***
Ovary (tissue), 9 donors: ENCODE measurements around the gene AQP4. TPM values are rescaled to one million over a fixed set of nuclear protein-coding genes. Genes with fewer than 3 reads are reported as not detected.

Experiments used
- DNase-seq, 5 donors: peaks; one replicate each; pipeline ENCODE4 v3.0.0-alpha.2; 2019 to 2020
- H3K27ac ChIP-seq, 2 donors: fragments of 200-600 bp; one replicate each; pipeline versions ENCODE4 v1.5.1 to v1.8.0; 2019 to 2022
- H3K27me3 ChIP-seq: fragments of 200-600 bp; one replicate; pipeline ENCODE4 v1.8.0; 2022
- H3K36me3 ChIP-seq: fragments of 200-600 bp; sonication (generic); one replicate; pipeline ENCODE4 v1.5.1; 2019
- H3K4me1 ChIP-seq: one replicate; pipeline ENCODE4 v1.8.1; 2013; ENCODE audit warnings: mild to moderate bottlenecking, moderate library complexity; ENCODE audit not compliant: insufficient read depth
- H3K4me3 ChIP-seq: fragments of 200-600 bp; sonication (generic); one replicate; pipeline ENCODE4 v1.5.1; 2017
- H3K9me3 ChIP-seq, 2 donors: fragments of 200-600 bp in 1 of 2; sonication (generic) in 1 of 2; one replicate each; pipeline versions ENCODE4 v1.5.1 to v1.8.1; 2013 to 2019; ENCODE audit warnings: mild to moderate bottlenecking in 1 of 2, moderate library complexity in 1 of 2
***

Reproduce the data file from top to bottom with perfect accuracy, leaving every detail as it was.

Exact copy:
Ovary (tissue), 9 donors: ENCODE measurements around the gene AQP4. TPM values are rescaled to one million over a fixed set of nuclear protein-coding genes. Genes with fewer than 3 reads are reported as not detected.

Experiments used
- DNase-seq, 5 donors: peaks; one replicate each; pipeline ENCODE4 v3.0.0-alpha.2; 2019 to 2020
- H3K27ac ChIP-seq, 2 donors: fragments of 200-600 bp; one replicate each; pipeline versions ENCODE4 v1.5.1 to v1.8.0; 2019 to 2022
- H3K27me3 ChIP-seq: fragments of 200-600 bp; one replicate; pipeline ENCODE4 v1.8.0; 2022
- H3K36me3 ChIP-seq: fragments of 200-600 bp; sonication (generic); one replicate; pipeline ENCODE4 v1.5.1; 2019
- H3K4me1 ChIP-seq: one replicate; pipeline ENCODE4 v1.8.1; 2013; ENCODE audit warnings: mild to moderate bottlenecking, moderate library complexity; ENCODE audit not compliant: insufficient read depth
- H3K4me3 ChIP-seq: fragments of 200-600 bp; sonication (generic); one replicate; pipeline ENCODE4 v1.5.1; 2017
- H3K9me3 ChIP-seq, 2 donors: fragments of 200-600 bp in 1 of 2; sonication (generic) in 1 of 2; one replicate each; pipeline versions ENCODE4 v1.5.1 to v1.8.1; 2013 to 2019; ENCODE audit warnings: mild to moderate bottlenecking in 1 of 2, moderate library complexity in 1 of 2